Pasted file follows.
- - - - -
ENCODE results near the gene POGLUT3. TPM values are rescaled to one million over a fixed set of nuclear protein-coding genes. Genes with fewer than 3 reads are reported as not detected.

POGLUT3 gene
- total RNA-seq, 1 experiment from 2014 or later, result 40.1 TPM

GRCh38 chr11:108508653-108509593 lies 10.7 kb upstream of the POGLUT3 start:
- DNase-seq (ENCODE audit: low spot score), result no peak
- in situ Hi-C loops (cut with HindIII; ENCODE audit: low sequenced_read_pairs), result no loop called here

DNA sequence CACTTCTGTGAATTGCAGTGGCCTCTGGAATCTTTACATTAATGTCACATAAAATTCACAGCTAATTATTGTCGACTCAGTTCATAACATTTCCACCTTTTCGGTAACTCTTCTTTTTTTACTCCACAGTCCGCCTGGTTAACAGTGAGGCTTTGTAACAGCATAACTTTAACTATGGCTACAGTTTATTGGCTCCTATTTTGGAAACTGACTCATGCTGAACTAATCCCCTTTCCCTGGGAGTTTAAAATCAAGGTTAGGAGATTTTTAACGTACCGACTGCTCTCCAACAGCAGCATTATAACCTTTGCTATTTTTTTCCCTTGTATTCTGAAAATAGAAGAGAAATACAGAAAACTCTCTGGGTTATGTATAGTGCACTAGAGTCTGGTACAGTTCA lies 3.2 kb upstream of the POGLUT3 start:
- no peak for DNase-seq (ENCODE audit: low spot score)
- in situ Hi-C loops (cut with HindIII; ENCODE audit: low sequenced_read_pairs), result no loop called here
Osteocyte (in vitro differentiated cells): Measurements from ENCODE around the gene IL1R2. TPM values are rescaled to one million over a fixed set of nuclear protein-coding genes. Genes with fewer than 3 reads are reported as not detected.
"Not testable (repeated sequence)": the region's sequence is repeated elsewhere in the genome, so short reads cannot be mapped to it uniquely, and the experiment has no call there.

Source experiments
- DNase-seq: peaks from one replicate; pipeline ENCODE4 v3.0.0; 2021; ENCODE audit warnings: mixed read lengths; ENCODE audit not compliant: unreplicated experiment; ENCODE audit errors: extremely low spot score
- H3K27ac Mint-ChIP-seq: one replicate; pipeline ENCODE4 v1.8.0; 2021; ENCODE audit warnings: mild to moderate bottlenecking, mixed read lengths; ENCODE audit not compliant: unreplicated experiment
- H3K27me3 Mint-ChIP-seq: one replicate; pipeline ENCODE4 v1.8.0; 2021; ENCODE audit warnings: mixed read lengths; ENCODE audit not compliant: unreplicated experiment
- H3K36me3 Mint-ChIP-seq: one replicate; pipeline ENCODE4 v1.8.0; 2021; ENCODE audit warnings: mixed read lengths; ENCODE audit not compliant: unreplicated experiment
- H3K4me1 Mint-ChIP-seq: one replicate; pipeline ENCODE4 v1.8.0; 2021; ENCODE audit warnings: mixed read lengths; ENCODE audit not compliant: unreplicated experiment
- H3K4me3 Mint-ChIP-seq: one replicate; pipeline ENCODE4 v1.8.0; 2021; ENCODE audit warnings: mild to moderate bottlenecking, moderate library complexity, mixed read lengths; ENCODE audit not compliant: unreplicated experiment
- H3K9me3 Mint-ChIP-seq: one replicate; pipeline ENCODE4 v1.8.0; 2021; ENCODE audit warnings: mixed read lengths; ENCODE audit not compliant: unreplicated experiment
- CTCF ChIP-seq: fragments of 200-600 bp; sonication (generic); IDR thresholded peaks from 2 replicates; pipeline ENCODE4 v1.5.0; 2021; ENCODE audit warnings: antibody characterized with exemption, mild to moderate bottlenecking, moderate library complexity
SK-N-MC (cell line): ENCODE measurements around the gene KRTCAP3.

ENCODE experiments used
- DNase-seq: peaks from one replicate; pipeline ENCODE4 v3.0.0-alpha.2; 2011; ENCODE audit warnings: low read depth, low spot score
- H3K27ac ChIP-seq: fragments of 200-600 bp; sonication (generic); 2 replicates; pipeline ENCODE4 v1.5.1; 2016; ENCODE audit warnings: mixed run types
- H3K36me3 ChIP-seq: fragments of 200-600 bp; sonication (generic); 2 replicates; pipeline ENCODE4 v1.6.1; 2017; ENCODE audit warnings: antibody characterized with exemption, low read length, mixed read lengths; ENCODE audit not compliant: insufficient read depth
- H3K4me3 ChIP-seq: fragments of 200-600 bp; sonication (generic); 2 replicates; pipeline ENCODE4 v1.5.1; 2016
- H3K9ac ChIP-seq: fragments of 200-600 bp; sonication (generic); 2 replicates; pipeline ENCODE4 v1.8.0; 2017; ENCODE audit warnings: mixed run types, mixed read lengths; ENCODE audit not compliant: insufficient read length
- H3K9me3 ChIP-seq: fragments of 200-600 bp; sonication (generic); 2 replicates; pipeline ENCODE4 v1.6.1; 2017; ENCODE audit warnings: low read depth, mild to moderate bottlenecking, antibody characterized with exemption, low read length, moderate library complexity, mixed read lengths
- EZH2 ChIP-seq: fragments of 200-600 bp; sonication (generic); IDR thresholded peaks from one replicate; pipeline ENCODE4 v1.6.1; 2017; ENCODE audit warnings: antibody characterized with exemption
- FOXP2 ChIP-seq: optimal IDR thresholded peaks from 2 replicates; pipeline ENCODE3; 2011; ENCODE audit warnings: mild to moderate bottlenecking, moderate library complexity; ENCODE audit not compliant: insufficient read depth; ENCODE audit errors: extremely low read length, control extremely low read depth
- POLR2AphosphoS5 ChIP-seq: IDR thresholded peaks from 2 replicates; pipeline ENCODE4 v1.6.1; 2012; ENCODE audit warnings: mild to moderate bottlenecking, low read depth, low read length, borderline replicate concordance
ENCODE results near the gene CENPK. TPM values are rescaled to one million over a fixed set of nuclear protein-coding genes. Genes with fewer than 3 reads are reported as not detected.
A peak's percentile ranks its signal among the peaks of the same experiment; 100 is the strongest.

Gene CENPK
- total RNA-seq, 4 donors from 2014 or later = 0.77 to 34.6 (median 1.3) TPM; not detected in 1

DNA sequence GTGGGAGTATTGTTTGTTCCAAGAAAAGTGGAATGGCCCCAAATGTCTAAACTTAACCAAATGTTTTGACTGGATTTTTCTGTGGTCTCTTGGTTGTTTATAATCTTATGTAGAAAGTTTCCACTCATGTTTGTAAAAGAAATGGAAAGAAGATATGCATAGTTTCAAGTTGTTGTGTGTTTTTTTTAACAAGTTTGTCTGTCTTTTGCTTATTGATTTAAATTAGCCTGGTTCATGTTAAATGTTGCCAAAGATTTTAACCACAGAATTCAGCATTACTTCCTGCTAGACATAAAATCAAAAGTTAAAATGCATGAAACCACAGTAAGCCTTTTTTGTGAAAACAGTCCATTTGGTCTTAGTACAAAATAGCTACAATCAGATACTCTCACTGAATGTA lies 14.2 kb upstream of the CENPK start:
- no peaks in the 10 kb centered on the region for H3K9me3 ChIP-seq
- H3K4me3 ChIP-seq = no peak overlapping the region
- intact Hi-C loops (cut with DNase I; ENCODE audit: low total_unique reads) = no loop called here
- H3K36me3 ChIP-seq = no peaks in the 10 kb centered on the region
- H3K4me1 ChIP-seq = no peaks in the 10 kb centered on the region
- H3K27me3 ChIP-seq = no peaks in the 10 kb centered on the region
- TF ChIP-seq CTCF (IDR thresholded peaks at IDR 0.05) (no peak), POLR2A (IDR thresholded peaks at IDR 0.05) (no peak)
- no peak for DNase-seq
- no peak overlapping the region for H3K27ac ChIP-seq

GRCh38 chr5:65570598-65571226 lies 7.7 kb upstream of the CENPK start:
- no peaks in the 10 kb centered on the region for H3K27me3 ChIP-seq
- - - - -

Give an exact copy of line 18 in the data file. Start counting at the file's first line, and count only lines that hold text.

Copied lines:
- H3K4me3 Mint-ChIP-seq: one replicate; pipeline ENCODE4 v1.8.0; 2021; ENCODE audit warnings: mild to moderate bottlenecking, moderate library complexity, mixed read lengths; ENCODE audit not compliant: unreplicated experiment